Fake Cruise Ship Food and the High Cost of Beauty

At the risk of sounding like a mega snob, I’m going to admit it: I hate cruises. Now, I’m not talking about the luxury yachts that billionaires charter. (I’ve never been on one of those, but I hear they’re nice.)

I’m talking about the brightly colored monstrosities with rows of too-dark cabins, beds topped with towel animals, soft serve ice cream pumped out by the pound, offshore excursions including rum punch, knick-knack shopping traps, lame dance clubs, and bleary-eyed patrons staring vacantly into the distance as they pull slot machine levers.

I’ve been on four cruises in my life. The first one was on purpose. Every subsequent cruise I’ve done out of pure obligation because, for some odd reason, my family (extended family included) believes that being trapped out at sea stuck in a closet on a sleeps-four bunk bed packed in with three adult family members is the ideal vacation.

A few years ago I went on a Caribbean cruise with my dad’s side: Grandma, cousins, aunts, uncles. One night we had dinner in the dining room. Everyone dressed up and sat around this massive table as we had for several days in a row. A waiter strolled around and asked us what we wanted. I ordered from a menu that looked like it came from a Michelin Star restaurant, but — from experience — I knew that the food only “looked” that way. The taste, well… Let’s just say it’s mostly about appearance. First course, lobster bisque. Second course, field greens salad with vine ripened tomatoes (that weren’t ripe). Third course, pan fried chicken served with new potatoes and broccoli.

The first two courses were all right, but clearly lacked fresh ingredients. Is there such a thing as lobster bisque chemical flavoring? My third course came and there on my plate were four strips of chicken breaded to perfection. I lifted one to my mouth and took a bite. It was delicious — the best thing I had had so far. Then I took another bite, leaned over to my brother and said, “Hey, this chicken actually isn’t half bad.”

He took a dainty bite of his chicken. As I was about to take another bite, my brother slapped it out of my hand and said, “Don’t eat that. It’s raw!”

I looked down and sure enough the interior was that peachy color of uncooked poultry.

Somehow on that cruise both my brothers managed to lose a pound a day. And I would have followed suit if I hadn’t rushed to a good restaurant every time the ship docked. We still joke about the fiber tablets in the bathrooms of our cabins. “Anywhere that includes fiber tablets as a standard amenity, has to have major problems with its food,” my brother loves to say.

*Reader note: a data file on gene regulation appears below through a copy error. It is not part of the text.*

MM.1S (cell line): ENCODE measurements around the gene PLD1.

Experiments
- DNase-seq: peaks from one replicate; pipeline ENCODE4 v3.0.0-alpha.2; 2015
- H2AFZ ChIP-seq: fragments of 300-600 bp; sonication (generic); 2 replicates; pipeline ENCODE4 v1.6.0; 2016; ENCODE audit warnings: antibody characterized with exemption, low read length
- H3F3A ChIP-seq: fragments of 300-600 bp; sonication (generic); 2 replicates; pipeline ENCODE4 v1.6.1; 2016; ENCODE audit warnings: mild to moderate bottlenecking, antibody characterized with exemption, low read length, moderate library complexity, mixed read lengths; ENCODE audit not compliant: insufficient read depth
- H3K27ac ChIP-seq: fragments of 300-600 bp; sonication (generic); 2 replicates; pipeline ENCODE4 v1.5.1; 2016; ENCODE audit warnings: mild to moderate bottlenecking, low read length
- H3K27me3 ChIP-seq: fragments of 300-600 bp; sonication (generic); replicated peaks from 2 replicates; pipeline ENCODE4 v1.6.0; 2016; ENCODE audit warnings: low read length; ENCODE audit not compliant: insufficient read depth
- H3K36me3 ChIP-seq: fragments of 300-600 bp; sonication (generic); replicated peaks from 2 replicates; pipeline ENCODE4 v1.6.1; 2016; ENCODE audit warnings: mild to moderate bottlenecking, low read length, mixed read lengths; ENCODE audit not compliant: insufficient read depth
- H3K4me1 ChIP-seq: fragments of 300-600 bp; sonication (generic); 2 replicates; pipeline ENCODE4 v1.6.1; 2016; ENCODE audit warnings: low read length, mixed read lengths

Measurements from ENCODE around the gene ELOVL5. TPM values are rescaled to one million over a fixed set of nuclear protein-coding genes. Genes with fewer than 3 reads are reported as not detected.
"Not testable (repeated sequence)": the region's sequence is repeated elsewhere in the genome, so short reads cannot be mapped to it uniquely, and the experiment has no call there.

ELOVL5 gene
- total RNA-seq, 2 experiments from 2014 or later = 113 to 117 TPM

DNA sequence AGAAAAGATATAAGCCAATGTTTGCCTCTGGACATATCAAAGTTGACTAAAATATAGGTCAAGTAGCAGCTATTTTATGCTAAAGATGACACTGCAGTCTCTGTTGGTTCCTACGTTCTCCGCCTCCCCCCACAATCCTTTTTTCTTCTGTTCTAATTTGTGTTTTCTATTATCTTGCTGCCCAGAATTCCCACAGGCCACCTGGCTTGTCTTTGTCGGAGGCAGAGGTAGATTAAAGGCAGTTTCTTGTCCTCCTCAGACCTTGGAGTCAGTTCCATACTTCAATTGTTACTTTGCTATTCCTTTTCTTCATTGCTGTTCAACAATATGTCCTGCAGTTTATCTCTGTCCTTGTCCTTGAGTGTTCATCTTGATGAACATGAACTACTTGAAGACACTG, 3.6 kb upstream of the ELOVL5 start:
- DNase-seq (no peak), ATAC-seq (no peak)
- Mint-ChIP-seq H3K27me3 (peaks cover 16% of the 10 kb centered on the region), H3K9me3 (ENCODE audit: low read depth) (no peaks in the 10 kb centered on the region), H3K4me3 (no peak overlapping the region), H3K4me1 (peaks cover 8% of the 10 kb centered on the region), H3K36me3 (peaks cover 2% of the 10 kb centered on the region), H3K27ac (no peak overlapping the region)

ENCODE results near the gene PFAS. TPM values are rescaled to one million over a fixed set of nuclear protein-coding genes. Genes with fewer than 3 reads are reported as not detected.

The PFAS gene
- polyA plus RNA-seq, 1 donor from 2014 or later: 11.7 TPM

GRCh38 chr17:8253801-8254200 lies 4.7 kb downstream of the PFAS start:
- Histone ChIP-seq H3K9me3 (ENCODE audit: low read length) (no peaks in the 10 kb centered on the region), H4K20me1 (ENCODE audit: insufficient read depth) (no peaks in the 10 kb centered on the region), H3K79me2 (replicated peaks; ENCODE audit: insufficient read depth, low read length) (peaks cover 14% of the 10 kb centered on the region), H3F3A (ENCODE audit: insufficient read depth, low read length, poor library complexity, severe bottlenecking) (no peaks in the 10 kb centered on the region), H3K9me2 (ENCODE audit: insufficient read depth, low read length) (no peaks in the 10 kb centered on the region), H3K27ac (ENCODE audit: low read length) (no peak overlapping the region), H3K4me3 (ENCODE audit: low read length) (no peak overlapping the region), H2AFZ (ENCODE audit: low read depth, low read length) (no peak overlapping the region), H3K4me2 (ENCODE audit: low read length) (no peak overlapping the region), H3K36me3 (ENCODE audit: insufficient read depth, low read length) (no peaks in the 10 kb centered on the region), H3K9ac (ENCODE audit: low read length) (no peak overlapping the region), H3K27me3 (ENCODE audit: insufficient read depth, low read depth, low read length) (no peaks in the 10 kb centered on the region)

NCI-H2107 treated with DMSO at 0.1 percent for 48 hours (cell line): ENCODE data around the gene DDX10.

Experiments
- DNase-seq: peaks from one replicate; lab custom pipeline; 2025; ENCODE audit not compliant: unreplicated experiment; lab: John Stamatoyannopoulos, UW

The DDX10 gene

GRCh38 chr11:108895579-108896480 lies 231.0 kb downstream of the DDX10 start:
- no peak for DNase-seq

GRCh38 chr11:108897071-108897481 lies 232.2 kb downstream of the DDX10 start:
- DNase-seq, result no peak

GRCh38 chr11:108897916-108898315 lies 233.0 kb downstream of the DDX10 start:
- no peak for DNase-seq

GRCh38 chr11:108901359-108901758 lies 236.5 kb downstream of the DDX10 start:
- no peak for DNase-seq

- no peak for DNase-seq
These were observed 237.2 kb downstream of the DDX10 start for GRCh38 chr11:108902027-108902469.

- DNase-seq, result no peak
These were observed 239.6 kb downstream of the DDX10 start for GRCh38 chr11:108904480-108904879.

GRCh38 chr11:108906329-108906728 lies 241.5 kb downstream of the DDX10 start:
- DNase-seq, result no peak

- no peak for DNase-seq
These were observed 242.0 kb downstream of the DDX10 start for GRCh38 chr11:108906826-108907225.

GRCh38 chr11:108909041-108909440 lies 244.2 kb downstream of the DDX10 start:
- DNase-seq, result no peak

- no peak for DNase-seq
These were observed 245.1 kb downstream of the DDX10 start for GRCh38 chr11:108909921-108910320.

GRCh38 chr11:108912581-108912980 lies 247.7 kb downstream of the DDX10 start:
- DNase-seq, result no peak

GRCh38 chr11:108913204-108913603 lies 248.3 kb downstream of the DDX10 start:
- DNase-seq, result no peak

By the end of that cruise, all I wanted was an organic salad. I didn’t want anything fakely fancy and loaded with high fructose corn syrup, hydrogenated oils, preservatives and food coloring. Just something simple and real. I didn’t care what it looked like.

The High Cost of Only Focusing on Appearance

Cruise ship food reminds me of our obsession with beauty. We place so much emphasis on physical appearance that we often miss out on deeper levels of value.

In December of last year I rented a place in La Jolla. While there, I met this sweet, beautiful Korean girl. She was sixteen and in the U.S. studying English for a few months. Anyway, one night we went out and got talking and she told me that she was considering having plastic surgery.

“But you don’t need plastic surgery,” I protested.

She pointed to her nose. “I want this to be bigger,” she said. “And my face is too wide. But I am scared because I have had many friends with problems. One of my friends had her nose done and she went blind. Another woman had her jaw shaved down and she died.”

I was speechless. Was she seriously considering this?

“And,” she went on, “my friend got a nose job, but she looks worse now. Her eyes are strange.” She pinched the bridge of he nose and pulled it out to show me how it had affected her friend’s face. “Some look better after. Some look worse.”

“You are beautiful.” I grabbed her hand. “Don’t do it!”

A few weeks ago there was an article in the Wall Street Journal called In South Korea, Fortune Tellers Face a New Wrinkle. The article talks about how so many people in South Korea get plastic surgery now that it is impossible to do face readings, a practice involving observing facial features to determine dominate personality traits. But the pressure in Korea is high — everyone is doing it and your beauty is attached to finding a good mate, getting a job (you have to submit a picture with your resume) and being seen as a valued person.

I get the idea of looking good. But there’s a point where so much emphasis is placed on outer appearance that inner value is lost. Like cruise ship food — where the only thing that matters is the presentation and not the ingredients — we can place far too much emphasis on eliminating wrinkles, losing love handles, plumping up lips, looking young…

But, the funny thing is that the more we focus on outer beauty, the more it evades us. Like a fine restaurant, the focus should be on quality ingredients, quality taste and then the presentation. Not the other way around.

Sure there’s that romanticized view of smooth skin, a toned amazing body, lush hair and a killer wardrobe. It will always have appeal, but there is nothing that ruins a hot man’s “beauty” more than when he opens his mouth and says something shallow and, after a few more minutes of chit-chat, you realize that his looks are all he’s got going for him. On the converse side, there is nothing that raises the stature of a person like having a playful intellectual conversation or simply by experiencing how much they love and care for others.

A beautiful soul transforms its package. (No fiber tablets needed.)

All my love,

Laura

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